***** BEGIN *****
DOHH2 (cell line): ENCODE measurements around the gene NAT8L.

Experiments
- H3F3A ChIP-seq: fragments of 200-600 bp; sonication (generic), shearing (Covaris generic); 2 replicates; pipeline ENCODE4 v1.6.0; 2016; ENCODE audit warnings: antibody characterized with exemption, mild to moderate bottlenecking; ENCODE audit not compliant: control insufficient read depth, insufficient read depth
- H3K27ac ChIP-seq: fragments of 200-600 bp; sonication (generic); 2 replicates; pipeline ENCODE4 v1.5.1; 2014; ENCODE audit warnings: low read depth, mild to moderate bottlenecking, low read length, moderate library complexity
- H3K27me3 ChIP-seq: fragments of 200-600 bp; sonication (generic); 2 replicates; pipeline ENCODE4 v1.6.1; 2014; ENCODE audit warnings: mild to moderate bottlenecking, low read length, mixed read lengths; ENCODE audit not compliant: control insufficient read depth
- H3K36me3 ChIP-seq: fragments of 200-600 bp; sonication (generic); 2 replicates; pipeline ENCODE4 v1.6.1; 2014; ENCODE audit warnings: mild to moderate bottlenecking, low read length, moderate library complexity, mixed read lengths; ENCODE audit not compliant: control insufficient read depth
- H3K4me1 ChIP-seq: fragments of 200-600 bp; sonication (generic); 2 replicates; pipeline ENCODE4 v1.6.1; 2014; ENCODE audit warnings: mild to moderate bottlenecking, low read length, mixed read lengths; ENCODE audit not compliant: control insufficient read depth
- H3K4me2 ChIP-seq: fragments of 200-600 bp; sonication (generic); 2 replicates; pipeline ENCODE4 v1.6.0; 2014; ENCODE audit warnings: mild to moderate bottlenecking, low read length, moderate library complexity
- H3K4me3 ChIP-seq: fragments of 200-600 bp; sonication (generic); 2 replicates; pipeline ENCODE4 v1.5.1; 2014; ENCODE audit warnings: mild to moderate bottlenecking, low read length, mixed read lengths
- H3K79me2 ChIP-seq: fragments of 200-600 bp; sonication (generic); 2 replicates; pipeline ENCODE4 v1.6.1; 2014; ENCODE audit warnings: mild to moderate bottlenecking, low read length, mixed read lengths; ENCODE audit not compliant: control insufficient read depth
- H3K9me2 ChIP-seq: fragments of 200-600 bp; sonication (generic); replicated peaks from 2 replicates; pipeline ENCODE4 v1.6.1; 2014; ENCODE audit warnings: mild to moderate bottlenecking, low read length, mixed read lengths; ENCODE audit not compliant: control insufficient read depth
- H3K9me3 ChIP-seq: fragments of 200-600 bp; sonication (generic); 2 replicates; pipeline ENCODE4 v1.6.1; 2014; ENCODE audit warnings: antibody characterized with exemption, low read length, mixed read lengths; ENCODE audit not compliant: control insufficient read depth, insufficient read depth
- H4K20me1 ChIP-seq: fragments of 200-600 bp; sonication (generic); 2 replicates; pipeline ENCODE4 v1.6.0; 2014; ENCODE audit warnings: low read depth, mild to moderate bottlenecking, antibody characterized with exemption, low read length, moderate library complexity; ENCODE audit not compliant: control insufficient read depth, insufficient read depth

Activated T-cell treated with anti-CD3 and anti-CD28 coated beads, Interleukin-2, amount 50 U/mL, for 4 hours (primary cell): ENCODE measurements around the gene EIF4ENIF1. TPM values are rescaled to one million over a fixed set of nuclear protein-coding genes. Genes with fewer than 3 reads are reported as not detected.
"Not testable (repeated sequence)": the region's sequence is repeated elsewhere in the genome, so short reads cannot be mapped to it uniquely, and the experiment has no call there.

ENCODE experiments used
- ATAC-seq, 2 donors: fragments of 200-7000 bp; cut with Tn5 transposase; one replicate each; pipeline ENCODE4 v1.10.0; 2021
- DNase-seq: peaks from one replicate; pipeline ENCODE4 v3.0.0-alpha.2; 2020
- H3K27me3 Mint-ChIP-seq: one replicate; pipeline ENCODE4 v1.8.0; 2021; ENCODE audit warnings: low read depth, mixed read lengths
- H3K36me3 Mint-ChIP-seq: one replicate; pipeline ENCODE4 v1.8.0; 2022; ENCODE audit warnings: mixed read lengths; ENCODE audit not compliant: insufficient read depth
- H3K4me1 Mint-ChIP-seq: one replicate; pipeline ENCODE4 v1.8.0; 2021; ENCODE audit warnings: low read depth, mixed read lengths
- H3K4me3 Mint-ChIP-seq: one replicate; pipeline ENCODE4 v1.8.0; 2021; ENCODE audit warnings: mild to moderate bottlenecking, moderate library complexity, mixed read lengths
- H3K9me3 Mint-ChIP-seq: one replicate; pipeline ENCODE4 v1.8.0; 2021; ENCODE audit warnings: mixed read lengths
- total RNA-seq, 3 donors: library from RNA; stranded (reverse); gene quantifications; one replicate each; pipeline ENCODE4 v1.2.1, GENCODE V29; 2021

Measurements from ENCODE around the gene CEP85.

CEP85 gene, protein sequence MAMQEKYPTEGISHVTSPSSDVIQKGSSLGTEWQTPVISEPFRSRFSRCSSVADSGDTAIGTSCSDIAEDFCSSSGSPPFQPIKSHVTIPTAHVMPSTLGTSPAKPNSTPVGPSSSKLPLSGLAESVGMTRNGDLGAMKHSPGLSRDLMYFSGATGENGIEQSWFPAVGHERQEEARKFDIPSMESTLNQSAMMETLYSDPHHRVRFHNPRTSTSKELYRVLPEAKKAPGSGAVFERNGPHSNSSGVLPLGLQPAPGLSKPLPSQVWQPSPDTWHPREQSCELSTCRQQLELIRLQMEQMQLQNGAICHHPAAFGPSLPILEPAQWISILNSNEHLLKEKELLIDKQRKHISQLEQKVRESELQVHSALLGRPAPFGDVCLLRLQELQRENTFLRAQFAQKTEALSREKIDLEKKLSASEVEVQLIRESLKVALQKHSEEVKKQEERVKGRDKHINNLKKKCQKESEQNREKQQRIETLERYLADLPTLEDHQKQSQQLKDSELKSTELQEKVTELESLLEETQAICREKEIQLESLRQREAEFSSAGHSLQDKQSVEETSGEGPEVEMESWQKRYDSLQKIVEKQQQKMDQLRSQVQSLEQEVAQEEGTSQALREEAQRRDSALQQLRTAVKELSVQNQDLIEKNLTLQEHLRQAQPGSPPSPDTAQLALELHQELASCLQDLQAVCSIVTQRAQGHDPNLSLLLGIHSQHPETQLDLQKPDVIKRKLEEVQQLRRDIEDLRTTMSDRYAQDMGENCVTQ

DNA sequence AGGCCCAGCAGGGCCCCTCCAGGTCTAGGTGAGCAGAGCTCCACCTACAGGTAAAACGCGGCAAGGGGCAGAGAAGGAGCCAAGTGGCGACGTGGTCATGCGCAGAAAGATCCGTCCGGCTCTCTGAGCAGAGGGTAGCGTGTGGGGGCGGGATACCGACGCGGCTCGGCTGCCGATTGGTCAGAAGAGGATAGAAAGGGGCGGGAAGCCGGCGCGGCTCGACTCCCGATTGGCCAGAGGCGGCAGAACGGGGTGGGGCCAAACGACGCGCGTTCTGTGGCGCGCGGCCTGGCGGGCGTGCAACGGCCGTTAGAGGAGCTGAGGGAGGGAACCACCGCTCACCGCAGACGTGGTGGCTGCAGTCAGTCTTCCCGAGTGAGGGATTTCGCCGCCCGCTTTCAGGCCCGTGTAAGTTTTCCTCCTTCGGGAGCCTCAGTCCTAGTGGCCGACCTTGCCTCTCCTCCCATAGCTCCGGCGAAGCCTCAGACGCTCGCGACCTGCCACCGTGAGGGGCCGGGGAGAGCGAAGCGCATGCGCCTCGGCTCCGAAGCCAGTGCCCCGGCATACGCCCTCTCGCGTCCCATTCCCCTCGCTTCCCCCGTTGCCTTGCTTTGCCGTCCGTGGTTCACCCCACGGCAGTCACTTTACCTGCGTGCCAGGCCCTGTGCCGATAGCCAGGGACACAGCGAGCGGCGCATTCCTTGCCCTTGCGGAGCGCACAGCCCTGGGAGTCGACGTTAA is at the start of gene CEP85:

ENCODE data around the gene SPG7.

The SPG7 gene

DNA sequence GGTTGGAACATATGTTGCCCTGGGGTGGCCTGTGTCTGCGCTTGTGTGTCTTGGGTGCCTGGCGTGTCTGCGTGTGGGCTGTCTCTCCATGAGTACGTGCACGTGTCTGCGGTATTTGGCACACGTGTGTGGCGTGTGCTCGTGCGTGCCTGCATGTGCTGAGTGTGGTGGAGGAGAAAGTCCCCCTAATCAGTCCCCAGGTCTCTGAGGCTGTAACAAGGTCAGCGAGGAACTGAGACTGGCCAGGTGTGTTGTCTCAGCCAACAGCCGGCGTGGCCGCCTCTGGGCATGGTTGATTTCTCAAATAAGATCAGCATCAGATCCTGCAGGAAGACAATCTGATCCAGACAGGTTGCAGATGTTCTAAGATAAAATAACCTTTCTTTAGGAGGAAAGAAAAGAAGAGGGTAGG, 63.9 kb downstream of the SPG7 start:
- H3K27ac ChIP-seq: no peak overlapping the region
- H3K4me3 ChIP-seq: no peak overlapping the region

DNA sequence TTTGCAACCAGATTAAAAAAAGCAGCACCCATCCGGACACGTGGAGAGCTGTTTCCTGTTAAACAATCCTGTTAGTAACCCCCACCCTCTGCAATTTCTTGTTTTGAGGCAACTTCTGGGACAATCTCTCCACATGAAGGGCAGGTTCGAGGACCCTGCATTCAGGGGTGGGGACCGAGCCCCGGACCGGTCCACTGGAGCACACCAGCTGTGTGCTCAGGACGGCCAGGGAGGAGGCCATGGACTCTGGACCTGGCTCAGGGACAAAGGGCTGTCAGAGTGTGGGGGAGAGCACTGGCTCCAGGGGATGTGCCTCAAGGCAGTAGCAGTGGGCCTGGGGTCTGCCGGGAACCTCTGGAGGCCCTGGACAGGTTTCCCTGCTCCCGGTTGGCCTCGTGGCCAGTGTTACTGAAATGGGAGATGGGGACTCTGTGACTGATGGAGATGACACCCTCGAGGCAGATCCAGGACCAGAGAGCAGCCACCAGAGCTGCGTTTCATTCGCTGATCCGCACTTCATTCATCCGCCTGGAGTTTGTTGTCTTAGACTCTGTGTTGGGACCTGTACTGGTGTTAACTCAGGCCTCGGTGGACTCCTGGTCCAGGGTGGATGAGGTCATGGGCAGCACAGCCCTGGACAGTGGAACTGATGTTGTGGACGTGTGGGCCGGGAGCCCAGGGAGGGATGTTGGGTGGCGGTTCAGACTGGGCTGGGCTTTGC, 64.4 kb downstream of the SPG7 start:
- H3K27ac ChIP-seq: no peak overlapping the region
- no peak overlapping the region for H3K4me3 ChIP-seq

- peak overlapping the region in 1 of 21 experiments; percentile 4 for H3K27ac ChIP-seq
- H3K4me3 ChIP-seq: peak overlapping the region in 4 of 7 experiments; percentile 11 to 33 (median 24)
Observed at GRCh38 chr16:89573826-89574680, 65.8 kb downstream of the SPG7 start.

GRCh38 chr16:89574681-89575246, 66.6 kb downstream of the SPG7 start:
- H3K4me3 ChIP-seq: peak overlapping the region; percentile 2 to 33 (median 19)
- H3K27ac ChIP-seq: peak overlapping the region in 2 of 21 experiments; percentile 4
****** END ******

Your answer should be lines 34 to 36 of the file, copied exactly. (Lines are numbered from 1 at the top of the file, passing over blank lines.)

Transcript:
- H3K27ac ChIP-seq: no peak overlapping the region
- no peak overlapping the region for H3K4me3 ChIP-seq

- peak overlapping the region in 1 of 21 experiments; percentile 4 for H3K27ac ChIP-seq